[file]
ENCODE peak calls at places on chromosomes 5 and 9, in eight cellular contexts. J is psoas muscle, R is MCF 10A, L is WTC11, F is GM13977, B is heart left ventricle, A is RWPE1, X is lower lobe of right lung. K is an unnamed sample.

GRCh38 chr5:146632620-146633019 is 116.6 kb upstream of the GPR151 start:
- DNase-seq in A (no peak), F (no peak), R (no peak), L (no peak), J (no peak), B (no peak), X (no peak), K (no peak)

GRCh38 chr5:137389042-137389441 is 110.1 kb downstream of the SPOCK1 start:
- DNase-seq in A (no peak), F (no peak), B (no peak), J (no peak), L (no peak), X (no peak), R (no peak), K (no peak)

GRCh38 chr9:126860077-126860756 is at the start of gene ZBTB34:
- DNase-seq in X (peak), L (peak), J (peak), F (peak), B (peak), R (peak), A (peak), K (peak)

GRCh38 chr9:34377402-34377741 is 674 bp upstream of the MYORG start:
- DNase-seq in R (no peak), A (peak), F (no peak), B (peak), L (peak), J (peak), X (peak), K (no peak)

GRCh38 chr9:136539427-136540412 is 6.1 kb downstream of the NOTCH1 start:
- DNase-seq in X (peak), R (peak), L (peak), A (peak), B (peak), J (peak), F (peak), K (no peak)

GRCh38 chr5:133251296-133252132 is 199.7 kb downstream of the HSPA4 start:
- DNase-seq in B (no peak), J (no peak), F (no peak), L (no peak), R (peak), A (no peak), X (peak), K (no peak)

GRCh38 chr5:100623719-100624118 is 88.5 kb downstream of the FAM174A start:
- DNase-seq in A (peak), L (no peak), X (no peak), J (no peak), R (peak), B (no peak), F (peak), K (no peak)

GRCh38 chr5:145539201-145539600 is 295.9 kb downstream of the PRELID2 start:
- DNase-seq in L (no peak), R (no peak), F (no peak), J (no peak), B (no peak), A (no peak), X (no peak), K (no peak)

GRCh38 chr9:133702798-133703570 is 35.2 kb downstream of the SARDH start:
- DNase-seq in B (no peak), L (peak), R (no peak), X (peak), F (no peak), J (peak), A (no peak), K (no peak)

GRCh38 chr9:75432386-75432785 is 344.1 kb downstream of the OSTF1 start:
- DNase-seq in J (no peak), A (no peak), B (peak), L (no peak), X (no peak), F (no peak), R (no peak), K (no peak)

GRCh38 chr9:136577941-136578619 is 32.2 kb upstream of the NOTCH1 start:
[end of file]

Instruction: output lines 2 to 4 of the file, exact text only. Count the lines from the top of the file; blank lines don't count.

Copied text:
GRCh38 chr5:146632620-146633019 is 116.6 kb upstream of the GPR151 start:
- DNase-seq in A (no peak), F (no peak), R (no peak), L (no peak), J (no peak), B (no peak), X (no peak), K (no peak)

GRCh38 chr5:137389042-137389441 is 110.1 kb downstream of the SPOCK1 start: